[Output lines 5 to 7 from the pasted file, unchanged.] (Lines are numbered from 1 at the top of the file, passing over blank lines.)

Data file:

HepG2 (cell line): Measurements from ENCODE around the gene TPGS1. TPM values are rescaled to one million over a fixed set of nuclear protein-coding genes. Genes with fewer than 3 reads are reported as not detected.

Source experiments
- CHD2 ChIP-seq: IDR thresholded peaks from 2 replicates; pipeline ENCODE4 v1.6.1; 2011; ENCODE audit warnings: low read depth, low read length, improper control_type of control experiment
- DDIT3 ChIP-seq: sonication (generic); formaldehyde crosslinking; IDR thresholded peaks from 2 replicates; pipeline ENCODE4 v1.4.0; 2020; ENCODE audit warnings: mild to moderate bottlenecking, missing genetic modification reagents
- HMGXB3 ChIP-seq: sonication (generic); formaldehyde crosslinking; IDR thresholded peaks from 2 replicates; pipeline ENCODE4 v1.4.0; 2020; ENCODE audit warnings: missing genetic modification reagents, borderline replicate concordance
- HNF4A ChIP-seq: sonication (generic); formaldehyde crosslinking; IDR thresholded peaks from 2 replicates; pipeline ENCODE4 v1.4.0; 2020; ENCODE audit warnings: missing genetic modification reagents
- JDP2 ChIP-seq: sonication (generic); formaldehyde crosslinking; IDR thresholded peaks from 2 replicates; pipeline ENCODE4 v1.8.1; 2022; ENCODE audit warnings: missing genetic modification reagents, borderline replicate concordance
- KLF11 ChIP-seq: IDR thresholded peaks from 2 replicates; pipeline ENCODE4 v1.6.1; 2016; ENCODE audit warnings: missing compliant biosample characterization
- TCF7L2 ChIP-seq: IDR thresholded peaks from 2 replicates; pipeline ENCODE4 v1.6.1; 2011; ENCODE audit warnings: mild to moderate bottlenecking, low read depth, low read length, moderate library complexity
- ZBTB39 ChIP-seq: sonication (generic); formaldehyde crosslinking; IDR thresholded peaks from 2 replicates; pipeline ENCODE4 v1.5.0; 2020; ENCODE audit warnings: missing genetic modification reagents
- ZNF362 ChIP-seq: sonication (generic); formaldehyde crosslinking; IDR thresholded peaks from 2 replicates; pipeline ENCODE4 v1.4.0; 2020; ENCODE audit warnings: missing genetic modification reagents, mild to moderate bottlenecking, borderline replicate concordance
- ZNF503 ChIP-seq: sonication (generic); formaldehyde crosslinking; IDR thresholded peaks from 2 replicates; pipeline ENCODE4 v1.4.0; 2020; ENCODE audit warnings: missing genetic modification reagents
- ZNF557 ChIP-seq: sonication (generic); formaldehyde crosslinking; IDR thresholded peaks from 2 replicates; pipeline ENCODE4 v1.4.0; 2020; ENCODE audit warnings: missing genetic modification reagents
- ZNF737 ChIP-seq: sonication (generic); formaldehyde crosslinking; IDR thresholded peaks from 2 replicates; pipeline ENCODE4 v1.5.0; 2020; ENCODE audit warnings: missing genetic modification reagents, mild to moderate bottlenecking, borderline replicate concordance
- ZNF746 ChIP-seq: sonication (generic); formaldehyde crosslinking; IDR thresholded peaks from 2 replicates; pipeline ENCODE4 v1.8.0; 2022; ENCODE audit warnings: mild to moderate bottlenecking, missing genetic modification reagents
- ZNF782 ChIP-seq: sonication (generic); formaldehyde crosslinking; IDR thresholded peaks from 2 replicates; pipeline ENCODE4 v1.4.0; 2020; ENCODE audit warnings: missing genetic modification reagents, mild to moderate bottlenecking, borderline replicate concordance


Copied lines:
- HMGXB3 ChIP-seq: sonication (generic); formaldehyde crosslinking; IDR thresholded peaks from 2 replicates; pipeline ENCODE4 v1.4.0; 2020; ENCODE audit warnings: missing genetic modification reagents, borderline replicate concordance
- HNF4A ChIP-seq: sonication (generic); formaldehyde crosslinking; IDR thresholded peaks from 2 replicates; pipeline ENCODE4 v1.4.0; 2020; ENCODE audit warnings: missing genetic modification reagents
- JDP2 ChIP-seq: sonication (generic); formaldehyde crosslinking; IDR thresholded peaks from 2 replicates; pipeline ENCODE4 v1.8.1; 2022; ENCODE audit warnings: missing genetic modification reagents, borderline replicate concordance